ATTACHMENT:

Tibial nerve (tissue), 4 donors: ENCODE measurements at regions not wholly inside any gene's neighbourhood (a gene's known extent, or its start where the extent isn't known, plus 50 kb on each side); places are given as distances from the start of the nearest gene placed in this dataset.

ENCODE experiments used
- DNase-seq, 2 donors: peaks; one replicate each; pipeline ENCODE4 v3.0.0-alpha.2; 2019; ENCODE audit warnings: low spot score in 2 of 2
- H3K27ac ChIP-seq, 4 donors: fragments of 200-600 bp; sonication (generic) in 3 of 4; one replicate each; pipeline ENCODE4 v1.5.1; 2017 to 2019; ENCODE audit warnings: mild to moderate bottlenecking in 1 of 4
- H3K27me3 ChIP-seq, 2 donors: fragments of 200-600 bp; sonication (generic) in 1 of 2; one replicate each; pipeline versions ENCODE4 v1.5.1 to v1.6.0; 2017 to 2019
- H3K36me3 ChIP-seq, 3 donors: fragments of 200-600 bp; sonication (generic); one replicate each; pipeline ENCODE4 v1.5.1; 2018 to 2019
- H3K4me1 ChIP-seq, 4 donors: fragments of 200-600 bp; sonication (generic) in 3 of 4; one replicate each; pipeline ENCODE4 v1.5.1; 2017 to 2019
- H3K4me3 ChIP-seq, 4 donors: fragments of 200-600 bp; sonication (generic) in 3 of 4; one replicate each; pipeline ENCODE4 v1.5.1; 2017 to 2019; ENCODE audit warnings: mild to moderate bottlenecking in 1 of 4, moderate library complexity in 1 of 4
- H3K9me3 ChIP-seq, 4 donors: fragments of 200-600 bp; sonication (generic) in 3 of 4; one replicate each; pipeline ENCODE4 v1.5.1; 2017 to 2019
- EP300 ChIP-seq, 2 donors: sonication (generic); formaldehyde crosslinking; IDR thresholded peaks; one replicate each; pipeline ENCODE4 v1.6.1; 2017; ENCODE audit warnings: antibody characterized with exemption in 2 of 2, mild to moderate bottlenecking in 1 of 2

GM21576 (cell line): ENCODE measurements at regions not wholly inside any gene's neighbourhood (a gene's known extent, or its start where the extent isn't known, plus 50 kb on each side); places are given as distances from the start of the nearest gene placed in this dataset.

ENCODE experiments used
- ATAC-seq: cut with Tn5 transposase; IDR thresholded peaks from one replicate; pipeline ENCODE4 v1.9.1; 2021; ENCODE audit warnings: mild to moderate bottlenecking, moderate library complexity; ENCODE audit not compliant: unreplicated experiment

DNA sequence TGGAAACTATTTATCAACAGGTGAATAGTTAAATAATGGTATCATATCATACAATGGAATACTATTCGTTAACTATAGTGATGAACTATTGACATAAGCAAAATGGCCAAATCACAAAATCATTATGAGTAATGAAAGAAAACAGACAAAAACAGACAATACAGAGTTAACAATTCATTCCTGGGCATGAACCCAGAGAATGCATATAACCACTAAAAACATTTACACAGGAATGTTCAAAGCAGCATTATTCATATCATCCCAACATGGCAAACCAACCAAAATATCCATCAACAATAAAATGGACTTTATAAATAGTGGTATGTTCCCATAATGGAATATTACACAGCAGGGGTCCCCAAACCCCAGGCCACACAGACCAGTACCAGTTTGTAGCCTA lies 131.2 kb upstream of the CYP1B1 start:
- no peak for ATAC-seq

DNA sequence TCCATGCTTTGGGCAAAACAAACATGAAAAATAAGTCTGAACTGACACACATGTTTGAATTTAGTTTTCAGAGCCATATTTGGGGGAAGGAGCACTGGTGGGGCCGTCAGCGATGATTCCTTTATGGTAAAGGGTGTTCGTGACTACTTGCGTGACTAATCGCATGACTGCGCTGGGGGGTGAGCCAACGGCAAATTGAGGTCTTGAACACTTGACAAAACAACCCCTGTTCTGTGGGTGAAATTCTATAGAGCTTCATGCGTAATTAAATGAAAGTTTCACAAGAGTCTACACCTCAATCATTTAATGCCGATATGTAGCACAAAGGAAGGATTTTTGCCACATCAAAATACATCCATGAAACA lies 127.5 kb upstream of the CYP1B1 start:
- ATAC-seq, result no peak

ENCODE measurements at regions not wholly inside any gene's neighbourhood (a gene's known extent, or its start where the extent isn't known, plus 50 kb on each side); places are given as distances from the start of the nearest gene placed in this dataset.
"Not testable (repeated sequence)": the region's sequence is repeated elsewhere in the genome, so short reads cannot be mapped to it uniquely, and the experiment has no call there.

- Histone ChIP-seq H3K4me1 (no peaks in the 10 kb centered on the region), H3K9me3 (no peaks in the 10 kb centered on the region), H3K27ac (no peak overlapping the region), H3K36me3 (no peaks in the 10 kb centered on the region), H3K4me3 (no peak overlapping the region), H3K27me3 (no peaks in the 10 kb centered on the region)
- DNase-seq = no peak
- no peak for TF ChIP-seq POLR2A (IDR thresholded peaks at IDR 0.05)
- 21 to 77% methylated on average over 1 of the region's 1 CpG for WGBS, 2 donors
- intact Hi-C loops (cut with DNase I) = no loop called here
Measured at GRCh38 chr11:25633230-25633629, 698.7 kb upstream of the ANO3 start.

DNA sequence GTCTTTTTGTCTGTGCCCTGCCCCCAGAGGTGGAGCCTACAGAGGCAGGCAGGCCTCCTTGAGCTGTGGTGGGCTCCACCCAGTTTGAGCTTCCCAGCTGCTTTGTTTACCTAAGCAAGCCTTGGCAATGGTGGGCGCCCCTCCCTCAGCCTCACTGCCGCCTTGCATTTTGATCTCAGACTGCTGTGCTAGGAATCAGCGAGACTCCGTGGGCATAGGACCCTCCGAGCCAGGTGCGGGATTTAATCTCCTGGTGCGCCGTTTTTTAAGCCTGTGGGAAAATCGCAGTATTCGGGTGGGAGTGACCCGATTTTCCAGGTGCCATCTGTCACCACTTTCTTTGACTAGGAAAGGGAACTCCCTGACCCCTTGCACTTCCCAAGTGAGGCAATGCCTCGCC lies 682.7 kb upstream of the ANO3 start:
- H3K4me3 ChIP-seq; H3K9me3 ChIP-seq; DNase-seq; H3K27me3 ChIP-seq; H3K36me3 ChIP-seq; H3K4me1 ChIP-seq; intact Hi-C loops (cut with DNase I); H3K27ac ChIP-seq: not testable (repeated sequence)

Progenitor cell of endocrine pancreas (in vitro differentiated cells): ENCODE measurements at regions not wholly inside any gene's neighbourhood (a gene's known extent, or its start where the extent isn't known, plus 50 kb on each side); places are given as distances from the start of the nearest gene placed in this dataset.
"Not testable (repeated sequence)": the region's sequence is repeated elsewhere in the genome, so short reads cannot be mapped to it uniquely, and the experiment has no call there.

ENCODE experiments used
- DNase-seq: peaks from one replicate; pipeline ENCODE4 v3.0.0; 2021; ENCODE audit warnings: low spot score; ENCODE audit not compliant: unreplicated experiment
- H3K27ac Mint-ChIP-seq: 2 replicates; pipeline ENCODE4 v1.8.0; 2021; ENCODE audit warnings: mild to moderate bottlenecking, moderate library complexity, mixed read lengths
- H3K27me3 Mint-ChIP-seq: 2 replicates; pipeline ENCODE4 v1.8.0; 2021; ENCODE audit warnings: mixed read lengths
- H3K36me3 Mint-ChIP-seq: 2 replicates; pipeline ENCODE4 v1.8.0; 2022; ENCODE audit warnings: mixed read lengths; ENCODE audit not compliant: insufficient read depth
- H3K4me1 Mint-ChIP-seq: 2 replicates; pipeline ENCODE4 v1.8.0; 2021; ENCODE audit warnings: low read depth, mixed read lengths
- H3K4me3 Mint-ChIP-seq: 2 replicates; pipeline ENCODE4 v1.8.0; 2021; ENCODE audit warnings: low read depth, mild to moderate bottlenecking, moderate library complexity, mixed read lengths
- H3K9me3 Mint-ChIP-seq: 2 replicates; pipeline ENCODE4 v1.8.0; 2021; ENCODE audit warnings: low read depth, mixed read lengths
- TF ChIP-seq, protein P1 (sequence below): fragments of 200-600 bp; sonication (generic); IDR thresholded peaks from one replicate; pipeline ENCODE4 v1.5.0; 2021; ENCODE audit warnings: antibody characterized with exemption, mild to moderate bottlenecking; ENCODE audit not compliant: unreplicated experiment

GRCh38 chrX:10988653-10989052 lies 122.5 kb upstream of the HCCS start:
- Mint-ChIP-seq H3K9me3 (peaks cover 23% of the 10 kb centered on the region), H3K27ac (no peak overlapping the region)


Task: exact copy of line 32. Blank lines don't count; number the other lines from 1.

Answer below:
- H3K27ac Mint-ChIP-seq: 2 replicates; pipeline ENCODE4 v1.8.0; 2021; ENCODE audit warnings: mild to moderate bottlenecking, moderate library complexity, mixed read lengths